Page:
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6 min read

This is a story about muscle memory...


Anybody who says that muscles have memory is an idiot. Let's just get that out of the way, straight away. Muscles are controlled by the nervous system, but they are not part of the nervous system. It's true that some of our reflexes can happen without direct control from our brain, but the reflexive action is due to motor neurons not muscles. Of course, it is the muscles which contract, pulling on the tendons, which ultimately creates the movement, but the muscles themselves do not have any 'memory'... they are not part of the nervous system, as I already explained.

This essay is about the strange sensation of 'running on autopilot', which is to say, the performing of a complex sequence of actions, without conscious thought process; without 'thinking' or 'controlling' what's happening, in a conscious way which makes us think that what we are doing is due to premeditated, pre-planned and voluntary action.

If I was, for example, playing a game of tennis, when my opponent served the ball to me, I'd like to think that I analyse the flight path of the ball, predict where it is going to land, calculate where I need to stand, decide to swing my racket at the appropriate moment, and guide my racket head precisely to intersect with the path of the ball, such that I strike it not too hard and not too soft, so that it clears the net and remains in the court.


I mean, sure, a total beginner might try to do that, but everything happens way too fast. In fact, once you reach professional tennis - which I never will... I'm pretty bad tennis player - then the ball is travelling so fast that there is not enough time for the images coming from your eyes, to reach the part of the brain which would do the 'conscious thinking' and 'decision making' and then get the instructions to the motor cortex, to send the signals to your arm to move the racket, in order to return the serve. There. Is. Not. Enough. Time.

So, what's happening then?

Well, the more tennis serves you return, the more 'hard wired' the reflexes become. A smaller number of cues provide a greater, and more importantly earlier, response than a person who's never picked up a tennis racquet before. In fact, the ability of the human brain to respond to the subtle cues can become so fine-tuned, that a professional tennis player will lunge left or right at more or less the same time as the opponent's racquet strikes the ball... which surely means it's impossible for the receiving player to be reacting... doesn't it? Yes.

Yes... what you think very often is you exercising your free will - making choices and deciding to do stuff - is totally an illusion. If somebody throws a ball at your head, you'll probably catch it before your 'conscious decision-making' brain has had a chance to catch up. You'll find yourself holding the ball in the hand you caught it in, but you'll still be wondering where it came from... and you definitely won't remember making the decision to catch it, because there wasn't enough time to follow the longer thought process: "I see a ball travelling towards me, I think it's going to hit me, I should catch it, okay I'm going to move my hand so it's in the right position to catch it, okay it's in my hand now, I should close my fingers to catch the ball"... nope... doesn't work like that.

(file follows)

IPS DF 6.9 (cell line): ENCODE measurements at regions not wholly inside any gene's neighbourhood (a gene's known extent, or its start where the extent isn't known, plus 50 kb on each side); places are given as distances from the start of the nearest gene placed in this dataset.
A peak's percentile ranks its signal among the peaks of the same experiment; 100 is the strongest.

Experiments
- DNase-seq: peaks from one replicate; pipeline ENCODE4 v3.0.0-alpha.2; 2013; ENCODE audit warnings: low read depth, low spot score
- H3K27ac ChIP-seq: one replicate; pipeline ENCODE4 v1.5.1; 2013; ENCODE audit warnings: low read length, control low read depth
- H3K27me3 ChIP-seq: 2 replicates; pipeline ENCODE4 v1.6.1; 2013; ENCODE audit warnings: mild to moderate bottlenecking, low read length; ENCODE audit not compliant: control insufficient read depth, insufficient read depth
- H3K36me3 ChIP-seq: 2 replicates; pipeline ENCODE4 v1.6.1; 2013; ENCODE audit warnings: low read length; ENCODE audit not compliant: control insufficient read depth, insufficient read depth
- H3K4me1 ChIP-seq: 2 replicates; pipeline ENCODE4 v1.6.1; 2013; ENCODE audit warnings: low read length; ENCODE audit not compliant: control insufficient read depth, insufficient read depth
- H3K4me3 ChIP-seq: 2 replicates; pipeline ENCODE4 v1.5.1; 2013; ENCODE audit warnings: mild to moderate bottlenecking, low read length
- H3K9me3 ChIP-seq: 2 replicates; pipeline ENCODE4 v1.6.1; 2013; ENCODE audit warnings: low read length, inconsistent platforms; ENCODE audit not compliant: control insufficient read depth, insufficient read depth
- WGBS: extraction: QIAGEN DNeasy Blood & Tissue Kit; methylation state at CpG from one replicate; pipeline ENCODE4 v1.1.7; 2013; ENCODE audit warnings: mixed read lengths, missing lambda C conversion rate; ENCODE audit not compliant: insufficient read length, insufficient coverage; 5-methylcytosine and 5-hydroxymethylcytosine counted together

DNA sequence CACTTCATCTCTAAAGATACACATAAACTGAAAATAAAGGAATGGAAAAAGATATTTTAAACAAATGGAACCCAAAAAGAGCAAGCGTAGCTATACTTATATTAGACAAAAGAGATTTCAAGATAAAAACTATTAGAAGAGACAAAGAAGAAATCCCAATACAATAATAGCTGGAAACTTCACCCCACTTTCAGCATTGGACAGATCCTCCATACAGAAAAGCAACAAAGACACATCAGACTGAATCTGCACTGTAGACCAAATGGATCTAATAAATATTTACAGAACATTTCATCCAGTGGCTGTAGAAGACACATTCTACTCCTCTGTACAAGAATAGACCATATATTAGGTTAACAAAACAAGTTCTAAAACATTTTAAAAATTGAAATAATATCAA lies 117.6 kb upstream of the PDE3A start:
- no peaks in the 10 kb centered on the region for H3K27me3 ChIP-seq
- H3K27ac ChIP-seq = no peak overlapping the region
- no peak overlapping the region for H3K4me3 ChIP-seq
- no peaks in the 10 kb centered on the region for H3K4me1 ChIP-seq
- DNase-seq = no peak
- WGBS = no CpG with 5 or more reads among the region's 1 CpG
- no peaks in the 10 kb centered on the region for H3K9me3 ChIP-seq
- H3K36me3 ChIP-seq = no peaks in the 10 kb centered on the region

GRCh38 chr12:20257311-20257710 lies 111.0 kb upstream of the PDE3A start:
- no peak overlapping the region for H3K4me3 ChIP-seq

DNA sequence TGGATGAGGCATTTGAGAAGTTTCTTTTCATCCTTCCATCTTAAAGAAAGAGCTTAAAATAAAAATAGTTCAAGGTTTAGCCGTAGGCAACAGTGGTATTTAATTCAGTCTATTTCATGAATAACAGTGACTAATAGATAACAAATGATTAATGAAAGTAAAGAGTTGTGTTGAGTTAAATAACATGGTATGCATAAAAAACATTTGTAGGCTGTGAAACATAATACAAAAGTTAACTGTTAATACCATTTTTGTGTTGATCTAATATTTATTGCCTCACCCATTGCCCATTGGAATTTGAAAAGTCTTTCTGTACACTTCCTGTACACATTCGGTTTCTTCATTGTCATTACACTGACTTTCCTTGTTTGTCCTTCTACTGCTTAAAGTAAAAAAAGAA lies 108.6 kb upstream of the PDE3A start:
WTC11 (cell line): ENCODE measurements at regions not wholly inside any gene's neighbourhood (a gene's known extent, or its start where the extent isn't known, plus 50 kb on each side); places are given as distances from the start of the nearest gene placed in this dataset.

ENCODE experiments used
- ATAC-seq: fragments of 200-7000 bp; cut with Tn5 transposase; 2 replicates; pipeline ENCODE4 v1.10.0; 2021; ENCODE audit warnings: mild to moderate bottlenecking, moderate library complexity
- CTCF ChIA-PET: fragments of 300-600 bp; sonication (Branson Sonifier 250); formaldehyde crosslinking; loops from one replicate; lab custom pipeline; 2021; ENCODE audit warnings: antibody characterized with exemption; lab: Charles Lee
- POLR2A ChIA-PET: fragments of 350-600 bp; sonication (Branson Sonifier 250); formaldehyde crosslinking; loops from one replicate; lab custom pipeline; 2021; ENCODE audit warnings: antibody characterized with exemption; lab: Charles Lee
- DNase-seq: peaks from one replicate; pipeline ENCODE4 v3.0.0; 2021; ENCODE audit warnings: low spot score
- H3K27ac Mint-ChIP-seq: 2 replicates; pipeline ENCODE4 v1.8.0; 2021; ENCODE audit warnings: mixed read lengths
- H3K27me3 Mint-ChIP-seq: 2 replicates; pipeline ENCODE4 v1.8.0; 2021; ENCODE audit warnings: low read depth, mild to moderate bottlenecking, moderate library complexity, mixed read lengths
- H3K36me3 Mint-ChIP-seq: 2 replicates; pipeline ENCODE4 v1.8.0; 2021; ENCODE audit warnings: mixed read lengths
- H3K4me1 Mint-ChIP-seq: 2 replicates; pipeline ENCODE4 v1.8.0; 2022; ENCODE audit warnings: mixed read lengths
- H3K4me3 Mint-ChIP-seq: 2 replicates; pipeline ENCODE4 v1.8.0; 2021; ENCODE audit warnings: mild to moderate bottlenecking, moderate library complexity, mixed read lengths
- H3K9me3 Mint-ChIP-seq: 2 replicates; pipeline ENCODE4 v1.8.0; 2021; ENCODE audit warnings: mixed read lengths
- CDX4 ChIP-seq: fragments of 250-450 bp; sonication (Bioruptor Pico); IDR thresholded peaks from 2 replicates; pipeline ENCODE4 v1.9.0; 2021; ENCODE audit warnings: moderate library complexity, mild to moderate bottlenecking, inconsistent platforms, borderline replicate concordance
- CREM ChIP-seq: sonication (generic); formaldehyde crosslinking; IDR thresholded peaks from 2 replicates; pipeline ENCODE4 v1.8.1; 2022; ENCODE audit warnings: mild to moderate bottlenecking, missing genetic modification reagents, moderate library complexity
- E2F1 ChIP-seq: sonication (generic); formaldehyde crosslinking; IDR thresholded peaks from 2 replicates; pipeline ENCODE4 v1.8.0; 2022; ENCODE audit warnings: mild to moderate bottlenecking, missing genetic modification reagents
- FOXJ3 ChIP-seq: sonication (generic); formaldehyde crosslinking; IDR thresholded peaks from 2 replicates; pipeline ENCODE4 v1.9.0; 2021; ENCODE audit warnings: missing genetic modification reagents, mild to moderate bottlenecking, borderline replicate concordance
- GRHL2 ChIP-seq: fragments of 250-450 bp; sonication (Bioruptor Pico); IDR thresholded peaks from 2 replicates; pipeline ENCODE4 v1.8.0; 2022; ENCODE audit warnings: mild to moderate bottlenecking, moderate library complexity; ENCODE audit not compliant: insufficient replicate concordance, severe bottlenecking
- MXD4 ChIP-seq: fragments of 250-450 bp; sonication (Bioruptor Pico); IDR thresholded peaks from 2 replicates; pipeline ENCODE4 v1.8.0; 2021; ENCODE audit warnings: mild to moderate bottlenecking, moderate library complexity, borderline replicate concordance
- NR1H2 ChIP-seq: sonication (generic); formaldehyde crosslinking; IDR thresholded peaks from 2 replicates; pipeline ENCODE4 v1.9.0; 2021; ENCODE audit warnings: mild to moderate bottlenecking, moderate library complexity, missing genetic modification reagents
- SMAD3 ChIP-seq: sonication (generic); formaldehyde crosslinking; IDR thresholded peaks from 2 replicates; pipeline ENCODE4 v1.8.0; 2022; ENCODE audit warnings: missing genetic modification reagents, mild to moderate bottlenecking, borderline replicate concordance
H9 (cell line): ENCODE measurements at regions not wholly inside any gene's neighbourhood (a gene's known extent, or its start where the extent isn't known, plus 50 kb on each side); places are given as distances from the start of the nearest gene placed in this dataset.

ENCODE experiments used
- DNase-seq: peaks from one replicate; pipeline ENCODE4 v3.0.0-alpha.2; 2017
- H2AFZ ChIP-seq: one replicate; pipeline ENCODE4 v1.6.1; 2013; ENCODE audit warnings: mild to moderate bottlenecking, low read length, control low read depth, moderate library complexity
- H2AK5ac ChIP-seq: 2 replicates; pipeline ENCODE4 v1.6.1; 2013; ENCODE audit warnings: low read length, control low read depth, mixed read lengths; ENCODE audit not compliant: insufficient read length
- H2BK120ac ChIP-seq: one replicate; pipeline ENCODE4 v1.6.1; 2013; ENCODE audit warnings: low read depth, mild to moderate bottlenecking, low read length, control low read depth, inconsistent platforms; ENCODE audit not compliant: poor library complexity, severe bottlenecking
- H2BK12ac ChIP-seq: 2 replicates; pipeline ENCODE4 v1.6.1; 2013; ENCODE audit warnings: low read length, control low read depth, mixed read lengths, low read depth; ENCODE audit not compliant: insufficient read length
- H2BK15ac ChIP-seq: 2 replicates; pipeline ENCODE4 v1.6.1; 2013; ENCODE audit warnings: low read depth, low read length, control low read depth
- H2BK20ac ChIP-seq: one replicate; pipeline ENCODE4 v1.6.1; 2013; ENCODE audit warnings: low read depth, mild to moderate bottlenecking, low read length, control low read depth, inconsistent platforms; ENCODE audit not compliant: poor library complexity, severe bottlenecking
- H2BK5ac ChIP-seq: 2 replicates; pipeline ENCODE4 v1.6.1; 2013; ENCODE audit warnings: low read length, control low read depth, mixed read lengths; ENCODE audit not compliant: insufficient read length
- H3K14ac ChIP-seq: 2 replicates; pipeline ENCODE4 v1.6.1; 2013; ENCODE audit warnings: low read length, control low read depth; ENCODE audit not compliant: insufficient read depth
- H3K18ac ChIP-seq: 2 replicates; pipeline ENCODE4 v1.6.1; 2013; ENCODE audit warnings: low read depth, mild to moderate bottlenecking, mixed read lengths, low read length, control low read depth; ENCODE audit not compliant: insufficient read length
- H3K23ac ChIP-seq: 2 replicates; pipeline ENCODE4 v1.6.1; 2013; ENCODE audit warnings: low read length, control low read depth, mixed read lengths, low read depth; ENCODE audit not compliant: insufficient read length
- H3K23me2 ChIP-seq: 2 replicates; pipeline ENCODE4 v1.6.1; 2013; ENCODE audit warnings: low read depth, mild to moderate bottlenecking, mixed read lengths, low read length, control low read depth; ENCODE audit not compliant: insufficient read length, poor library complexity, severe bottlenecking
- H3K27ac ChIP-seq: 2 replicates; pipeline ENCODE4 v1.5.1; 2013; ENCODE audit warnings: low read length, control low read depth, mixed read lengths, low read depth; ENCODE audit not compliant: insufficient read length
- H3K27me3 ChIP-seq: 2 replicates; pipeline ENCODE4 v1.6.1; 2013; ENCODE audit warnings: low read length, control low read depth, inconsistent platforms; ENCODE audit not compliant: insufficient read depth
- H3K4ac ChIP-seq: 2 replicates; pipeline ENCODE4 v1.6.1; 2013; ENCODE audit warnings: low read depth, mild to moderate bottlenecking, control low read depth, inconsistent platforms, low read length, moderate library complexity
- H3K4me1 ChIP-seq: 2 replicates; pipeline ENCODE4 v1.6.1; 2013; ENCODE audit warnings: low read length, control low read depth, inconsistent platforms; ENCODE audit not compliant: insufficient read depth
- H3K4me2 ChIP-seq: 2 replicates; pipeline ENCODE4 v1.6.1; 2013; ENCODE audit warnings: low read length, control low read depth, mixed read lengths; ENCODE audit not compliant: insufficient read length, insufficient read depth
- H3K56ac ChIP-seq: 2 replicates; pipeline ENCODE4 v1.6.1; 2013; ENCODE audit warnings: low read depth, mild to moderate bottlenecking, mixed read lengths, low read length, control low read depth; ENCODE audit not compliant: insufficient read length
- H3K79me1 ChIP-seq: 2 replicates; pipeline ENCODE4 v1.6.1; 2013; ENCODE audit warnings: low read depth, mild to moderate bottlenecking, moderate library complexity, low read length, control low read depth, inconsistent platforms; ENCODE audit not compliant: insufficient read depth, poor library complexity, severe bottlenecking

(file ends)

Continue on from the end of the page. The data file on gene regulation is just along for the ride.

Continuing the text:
So, that's the simple sports example out of the way. What about more complicated stuff?

Do you drive a car? Do you drive 'manual' (also known as 'stick shift' in North America)? If you think about the process of driving a car, there's a lot of multitasking. In the UK, where manual transmission is the norm, we are controlling the clutch, gearstick, accelerator, brake, steering wheel, indicators, horn, and sometimes lights at night and/or windscreen wipers in rain or snow. In addition, we are often fiddling with the temperature, de-misting controls and in-car entertainment. Finally, we are usually having a conversation with our passengers, while also looking at the vehicles around us in 360 degrees, using our mirrors, glancing at our children buckled up in the back seat, eating, drinking and maybe making phone-calls and/or operating the GPS. Do you think all of that happens with a lot of conscious thought? Nope. It's mostly the opposite: you're on autopilot.

Do you ever get somewhere, where you regularly go, and you can't remember a single thing about the journey? Autopilot. I don't mean that you own an expensive self-driving car. I mean autopilot in the colloquial sense, meaning that your brain just magically did all the thousands of thoughts and actions for you, without you having to think: you had plenty of time to think about other stuff even though you were hurtling down the road many times faster than you'd have been if you were riding a horse or running.

Where does autopilot end? What is the limit of autopilot?

My personal opinion is that it's virtually unlimited. Chess grandmasters can win games without having to think at all: they can play entirely in autopilot mode, and beat almost any opponent.

We love to think of ourselves as thinking creatures - homo sapiens, the so-called 'wise' man - but the bulk of everything we do, day in, day out, is just a circus trick which we have learned by repetition. We do very little thinking at all. Even the most incredibly complicated looking activities, like playing chess, have been proven to be nothing more than pattern recognition and autopilot responses, which have been learned over the course of thousands and thousands of games; indistinguishable from a chimp that's learned to press a button to get a piece of fruit as a reward.